EDpuzzle Results overviewUseful. But now drill down – look at a particular question. I can see how many students gave each answer and who gave each answer, so I get a good idea of what the misunderstandings were (especialy if my multiple choice wrong answers were carefully chosen). Useful for deciding how to group students for follow on activities.

EDpuzzleGreat! But now drill down more! The data you get on an individual student was what blew me away. Click on a student’s name from any page and you go straight to their analysis. You can see all their answers and whether they were correct or not. Take this example:

EDpuzzle Question comparisonFrom question five I could see that she had not quite grasped the need to ‘cancel down’ each bracket, getting the second one wrong. But then, having seen that this answer was incorrect, she was able to correctly complete the next one! Brilliant detail.

And this is just awesome:

EDpuzzle video viewsThis girl watched each part of the video at least twice. But she watched the section with which she struggled most (evidenced by the red question marks – incorrect answers) eight times! I would never have had this information from students watching videos on my youtube channel. I was really happy to be able to praise and reward this student for her determination.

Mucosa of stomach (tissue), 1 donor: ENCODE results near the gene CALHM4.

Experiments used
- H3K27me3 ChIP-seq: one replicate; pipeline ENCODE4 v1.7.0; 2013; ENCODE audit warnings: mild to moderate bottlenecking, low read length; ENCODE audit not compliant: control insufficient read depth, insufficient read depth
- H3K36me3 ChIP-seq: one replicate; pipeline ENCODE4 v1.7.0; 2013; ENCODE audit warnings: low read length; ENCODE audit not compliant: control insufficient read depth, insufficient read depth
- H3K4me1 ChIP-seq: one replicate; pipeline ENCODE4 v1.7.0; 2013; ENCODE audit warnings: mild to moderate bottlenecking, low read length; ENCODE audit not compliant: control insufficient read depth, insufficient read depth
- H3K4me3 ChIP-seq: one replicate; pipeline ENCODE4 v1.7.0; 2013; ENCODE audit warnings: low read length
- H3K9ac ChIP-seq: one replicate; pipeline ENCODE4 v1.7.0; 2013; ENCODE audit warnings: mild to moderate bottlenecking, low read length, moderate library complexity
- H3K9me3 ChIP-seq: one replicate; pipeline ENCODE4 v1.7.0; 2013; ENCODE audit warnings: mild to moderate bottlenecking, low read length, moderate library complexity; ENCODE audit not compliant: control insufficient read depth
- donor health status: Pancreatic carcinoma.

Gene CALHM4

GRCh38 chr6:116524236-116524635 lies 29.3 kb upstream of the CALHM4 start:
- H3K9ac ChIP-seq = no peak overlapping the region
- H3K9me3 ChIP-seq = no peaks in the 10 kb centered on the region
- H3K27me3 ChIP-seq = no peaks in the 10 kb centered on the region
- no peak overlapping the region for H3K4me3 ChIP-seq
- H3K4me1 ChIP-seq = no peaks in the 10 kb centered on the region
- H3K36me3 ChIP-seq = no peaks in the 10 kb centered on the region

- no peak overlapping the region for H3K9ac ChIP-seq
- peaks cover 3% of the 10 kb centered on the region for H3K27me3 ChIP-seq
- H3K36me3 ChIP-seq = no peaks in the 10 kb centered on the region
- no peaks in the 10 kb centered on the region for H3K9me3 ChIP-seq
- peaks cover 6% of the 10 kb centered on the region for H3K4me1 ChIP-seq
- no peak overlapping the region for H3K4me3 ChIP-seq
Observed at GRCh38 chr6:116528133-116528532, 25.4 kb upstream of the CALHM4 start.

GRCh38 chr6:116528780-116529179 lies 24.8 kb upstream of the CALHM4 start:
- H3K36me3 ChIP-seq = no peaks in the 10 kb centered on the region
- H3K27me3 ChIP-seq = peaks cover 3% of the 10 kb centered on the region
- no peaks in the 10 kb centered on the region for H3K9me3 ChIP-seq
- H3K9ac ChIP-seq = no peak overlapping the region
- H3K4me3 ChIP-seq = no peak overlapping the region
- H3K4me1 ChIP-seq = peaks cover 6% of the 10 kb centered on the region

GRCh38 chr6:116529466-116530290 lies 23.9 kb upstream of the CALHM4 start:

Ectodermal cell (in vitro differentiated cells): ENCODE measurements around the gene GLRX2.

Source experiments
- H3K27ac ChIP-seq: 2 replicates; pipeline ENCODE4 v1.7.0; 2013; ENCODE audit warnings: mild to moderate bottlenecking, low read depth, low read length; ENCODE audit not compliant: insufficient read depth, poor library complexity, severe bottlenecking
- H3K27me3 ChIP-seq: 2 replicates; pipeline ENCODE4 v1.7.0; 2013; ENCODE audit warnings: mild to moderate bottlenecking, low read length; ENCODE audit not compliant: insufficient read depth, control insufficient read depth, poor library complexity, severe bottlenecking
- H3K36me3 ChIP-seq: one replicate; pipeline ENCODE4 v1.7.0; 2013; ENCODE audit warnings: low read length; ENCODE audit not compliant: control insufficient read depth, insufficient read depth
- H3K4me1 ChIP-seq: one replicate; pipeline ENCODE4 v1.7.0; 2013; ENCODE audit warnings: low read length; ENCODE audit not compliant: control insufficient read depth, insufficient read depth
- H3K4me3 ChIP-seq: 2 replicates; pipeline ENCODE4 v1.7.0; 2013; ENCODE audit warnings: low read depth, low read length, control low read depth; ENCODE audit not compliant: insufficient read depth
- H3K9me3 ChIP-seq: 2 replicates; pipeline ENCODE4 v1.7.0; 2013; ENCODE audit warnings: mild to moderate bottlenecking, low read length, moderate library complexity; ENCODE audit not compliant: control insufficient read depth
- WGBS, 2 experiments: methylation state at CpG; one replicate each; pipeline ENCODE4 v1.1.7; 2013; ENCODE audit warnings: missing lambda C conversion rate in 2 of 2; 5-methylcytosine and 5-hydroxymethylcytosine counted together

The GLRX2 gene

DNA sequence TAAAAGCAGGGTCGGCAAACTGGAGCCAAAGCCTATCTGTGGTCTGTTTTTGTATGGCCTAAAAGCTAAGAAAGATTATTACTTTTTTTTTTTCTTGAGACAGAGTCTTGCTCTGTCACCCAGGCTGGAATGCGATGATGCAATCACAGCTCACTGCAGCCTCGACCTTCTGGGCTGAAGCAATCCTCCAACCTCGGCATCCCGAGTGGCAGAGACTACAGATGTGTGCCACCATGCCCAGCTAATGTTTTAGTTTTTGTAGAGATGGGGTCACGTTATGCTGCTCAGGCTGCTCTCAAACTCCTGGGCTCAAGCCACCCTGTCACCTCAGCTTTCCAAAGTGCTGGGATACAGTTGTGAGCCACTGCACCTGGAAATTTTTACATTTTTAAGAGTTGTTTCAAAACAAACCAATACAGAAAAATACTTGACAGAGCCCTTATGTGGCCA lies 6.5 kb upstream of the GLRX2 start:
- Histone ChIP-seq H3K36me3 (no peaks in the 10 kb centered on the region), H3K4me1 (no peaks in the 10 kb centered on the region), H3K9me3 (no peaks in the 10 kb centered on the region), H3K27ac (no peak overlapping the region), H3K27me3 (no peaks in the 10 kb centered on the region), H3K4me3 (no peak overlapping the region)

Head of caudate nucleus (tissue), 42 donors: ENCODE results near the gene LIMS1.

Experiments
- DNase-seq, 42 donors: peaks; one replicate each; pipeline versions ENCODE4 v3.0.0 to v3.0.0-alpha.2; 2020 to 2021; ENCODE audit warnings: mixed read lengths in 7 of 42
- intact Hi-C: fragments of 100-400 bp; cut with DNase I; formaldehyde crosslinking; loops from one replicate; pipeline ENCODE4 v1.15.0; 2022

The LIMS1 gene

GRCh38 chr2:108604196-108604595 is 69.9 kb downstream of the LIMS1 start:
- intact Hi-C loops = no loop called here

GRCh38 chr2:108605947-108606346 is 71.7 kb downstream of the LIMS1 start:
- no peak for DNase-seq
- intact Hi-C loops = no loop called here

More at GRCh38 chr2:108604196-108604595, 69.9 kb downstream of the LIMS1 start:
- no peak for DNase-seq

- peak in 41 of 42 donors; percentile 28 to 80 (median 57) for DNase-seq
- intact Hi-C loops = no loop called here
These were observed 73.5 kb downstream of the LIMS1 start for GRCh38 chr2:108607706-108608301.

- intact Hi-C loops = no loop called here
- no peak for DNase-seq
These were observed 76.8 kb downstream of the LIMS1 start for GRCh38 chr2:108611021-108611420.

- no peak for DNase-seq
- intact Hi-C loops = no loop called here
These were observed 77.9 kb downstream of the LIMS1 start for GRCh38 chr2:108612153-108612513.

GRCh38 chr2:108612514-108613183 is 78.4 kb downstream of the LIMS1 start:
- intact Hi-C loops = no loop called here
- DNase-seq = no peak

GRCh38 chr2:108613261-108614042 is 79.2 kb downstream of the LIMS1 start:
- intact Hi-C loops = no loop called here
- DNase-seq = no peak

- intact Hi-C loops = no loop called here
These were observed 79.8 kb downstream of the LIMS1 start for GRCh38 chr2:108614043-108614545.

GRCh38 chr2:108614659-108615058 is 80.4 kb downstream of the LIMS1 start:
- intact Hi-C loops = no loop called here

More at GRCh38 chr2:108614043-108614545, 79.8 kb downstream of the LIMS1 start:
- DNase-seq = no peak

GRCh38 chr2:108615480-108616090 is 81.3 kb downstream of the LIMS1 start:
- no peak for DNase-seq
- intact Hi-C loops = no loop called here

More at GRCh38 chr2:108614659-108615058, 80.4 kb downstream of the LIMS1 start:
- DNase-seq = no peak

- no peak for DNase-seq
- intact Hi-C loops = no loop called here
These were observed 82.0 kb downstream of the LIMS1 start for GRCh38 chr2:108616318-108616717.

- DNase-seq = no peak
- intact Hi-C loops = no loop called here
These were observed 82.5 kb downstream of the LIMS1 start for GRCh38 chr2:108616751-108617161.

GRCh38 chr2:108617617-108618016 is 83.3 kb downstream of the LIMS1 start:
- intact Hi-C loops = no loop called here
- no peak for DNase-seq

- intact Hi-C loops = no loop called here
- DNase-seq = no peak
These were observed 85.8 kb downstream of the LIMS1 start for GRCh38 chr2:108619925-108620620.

I realise this blog is already excessively long! Time to stop. If you’ve got this far, I hope you’ve found it interesting. I would encourage you to try out EDpuzzle, and I’d love to hear what you think about it. I know there are other similar options out there (e.g. Educanon) – have you used any of them?

If you want to experience what my year 10 experienced, I have created a new class which, if you log in as a student, you can join! The code is e92Qk4. Tip: Set up an account as a teacher, but then log out and back in as a student (using the same credentials) – this lets you join classes. The quadratics video is there, along with a shorter one entitled “How far away is the moon?”. Knock yourself out!

Thanks for reading and please feel free to leave comments.

Getting Students’ Hands DIRTy

Making feedback work.

A couple of years ago I was lucky enough to take part in a professional development programme linking several schools in Yorkshire from both the state and independent sectors. It was a good example of how getting teachers together and letting them share ideas can make some of the best CPD.